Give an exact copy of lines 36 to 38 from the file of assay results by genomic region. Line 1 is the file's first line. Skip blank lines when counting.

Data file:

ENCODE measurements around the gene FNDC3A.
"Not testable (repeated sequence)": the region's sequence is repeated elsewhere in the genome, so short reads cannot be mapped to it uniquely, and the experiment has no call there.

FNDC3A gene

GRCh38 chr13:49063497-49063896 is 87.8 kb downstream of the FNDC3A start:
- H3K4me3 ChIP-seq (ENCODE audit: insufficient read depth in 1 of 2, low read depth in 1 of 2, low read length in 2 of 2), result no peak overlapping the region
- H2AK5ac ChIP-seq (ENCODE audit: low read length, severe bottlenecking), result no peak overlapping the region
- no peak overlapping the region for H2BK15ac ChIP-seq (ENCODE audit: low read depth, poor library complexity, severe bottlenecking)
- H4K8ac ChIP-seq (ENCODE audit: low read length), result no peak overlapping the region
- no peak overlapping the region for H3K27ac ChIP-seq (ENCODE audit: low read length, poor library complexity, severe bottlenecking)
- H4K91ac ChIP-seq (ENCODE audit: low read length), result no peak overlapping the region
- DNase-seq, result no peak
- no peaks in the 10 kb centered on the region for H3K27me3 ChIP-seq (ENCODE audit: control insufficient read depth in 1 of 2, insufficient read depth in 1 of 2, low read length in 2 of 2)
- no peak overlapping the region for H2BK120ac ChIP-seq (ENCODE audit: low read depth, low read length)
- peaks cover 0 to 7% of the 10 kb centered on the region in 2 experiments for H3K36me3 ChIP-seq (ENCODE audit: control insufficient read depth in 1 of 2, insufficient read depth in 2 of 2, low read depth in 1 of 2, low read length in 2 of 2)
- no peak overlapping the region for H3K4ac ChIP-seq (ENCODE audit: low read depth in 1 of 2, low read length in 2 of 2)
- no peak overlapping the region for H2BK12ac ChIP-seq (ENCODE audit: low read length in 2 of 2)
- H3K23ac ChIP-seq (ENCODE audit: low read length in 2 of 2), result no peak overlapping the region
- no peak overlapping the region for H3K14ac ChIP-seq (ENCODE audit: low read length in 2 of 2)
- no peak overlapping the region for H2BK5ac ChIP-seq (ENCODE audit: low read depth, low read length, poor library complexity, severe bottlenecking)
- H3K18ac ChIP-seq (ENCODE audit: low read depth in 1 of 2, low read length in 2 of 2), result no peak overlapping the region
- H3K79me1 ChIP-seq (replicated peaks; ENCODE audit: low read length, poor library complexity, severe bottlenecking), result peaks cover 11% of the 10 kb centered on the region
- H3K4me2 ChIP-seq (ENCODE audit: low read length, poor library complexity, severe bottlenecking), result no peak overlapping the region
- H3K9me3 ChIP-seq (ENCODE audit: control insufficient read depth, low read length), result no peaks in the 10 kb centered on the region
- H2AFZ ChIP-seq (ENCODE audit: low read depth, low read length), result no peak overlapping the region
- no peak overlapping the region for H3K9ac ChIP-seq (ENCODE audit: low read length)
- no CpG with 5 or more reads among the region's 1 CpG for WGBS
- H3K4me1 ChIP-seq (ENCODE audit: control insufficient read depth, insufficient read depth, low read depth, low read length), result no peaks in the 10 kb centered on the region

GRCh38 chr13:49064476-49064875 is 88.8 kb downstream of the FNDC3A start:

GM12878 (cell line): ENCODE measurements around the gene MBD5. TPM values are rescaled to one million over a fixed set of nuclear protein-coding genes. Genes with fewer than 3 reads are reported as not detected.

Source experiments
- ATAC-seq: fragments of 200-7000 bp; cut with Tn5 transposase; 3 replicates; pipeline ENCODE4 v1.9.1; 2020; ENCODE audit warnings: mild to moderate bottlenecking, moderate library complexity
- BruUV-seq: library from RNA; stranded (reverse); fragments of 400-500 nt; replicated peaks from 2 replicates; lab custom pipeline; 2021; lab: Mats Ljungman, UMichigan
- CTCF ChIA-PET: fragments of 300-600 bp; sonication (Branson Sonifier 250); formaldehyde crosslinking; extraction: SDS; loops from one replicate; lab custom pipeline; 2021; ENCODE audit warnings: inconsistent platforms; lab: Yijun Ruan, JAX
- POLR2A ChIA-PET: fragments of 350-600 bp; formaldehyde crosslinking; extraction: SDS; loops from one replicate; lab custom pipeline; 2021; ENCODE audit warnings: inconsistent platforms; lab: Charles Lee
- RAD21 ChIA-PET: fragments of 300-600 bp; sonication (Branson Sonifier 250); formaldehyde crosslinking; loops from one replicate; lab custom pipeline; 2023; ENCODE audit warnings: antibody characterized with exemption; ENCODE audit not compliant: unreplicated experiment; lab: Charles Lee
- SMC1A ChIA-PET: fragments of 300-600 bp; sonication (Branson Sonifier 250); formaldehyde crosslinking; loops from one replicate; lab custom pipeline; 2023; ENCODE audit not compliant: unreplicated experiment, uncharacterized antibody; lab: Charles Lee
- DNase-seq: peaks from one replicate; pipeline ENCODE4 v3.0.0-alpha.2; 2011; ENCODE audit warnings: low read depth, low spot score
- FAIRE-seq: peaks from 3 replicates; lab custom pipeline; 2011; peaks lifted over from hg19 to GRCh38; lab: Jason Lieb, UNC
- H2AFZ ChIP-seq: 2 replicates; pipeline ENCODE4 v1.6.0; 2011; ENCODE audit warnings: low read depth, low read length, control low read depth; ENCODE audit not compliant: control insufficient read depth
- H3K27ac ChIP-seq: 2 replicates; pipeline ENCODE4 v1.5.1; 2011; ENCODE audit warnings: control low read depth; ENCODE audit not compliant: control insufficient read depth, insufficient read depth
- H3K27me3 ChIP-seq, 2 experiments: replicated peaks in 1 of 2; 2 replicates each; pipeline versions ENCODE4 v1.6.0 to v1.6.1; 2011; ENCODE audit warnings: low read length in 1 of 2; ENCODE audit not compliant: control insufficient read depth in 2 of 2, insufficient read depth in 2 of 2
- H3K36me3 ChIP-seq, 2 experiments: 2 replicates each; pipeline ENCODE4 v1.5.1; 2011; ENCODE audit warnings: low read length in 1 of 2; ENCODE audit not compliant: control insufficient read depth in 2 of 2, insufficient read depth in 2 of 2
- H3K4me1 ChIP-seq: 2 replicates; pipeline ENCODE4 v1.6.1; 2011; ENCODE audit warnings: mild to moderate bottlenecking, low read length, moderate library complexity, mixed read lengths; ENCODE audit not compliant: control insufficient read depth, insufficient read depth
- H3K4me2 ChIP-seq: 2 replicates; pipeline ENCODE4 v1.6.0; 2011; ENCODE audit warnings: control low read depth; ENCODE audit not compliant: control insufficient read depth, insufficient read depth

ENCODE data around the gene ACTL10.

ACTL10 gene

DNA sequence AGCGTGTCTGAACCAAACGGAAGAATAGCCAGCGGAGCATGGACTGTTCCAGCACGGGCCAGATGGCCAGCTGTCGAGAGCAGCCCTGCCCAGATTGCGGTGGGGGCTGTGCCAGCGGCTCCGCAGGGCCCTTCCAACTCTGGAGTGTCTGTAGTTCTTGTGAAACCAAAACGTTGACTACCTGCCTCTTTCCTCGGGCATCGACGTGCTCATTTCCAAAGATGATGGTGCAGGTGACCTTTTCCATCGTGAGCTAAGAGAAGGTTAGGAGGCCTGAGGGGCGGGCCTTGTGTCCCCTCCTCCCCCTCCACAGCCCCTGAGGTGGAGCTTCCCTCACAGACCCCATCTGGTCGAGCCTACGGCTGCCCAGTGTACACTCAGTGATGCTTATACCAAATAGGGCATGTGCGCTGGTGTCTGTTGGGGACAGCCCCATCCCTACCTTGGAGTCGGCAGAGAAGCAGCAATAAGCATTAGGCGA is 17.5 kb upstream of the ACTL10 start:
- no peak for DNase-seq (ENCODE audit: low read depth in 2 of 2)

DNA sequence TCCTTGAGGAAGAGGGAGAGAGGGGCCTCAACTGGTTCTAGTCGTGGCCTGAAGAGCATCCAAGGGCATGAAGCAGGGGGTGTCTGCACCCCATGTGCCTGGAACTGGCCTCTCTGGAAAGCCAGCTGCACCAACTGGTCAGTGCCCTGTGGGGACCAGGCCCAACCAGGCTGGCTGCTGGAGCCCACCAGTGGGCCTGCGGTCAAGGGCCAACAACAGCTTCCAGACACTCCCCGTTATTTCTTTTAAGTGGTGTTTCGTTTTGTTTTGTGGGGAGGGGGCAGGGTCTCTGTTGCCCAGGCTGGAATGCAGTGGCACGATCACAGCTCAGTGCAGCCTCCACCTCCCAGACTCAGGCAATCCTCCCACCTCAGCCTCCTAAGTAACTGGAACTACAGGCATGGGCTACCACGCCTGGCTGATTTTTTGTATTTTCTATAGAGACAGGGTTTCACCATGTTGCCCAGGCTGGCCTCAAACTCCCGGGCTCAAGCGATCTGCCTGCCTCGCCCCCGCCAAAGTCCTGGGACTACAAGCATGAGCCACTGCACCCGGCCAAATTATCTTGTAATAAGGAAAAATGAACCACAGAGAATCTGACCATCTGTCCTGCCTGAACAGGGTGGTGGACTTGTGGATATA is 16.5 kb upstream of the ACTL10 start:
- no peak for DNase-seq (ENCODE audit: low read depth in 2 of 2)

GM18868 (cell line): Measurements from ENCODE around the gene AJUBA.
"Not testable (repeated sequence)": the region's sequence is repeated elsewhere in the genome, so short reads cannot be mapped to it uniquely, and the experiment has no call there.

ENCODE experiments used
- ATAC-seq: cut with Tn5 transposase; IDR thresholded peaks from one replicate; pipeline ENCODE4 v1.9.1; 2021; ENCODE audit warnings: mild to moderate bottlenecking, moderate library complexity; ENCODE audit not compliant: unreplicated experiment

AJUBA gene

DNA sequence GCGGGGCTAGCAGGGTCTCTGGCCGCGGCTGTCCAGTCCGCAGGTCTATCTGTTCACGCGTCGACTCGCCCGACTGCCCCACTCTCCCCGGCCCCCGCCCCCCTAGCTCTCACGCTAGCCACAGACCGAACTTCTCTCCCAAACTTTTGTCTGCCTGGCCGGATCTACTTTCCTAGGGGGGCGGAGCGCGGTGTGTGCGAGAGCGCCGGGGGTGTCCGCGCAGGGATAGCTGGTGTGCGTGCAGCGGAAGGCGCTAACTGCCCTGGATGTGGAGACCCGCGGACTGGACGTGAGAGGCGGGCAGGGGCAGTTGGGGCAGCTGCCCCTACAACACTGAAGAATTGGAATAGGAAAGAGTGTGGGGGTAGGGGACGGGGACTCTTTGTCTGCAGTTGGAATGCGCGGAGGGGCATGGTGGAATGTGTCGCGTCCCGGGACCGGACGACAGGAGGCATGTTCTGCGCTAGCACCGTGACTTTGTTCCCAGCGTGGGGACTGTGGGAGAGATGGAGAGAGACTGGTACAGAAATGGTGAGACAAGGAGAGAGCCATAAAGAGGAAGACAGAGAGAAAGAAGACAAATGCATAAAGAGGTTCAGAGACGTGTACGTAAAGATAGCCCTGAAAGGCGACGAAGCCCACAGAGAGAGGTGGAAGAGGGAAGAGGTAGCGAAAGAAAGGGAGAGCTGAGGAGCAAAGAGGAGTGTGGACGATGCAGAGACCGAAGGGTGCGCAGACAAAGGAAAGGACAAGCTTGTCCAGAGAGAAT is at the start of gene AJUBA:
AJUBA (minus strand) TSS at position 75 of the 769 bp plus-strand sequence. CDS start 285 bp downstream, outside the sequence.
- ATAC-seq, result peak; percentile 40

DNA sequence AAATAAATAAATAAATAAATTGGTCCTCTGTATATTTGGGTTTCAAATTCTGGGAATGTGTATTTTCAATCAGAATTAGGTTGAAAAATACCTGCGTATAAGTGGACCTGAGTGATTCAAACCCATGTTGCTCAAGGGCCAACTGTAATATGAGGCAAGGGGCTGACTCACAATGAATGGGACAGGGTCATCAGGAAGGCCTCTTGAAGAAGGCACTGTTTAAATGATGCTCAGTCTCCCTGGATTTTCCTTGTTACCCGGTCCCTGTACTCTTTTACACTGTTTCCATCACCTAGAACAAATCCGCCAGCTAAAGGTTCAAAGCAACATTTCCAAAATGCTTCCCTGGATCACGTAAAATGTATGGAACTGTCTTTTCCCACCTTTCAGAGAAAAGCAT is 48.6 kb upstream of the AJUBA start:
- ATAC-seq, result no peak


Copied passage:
- SMC1A ChIA-PET: fragments of 300-600 bp; sonication (Branson Sonifier 250); formaldehyde crosslinking; loops from one replicate; lab custom pipeline; 2023; ENCODE audit not compliant: unreplicated experiment, uncharacterized antibody; lab: Charles Lee
- DNase-seq: peaks from one replicate; pipeline ENCODE4 v3.0.0-alpha.2; 2011; ENCODE audit warnings: low read depth, low spot score
- FAIRE-seq: peaks from 3 replicates; lab custom pipeline; 2011; peaks lifted over from hg19 to GRCh38; lab: Jason Lieb, UNC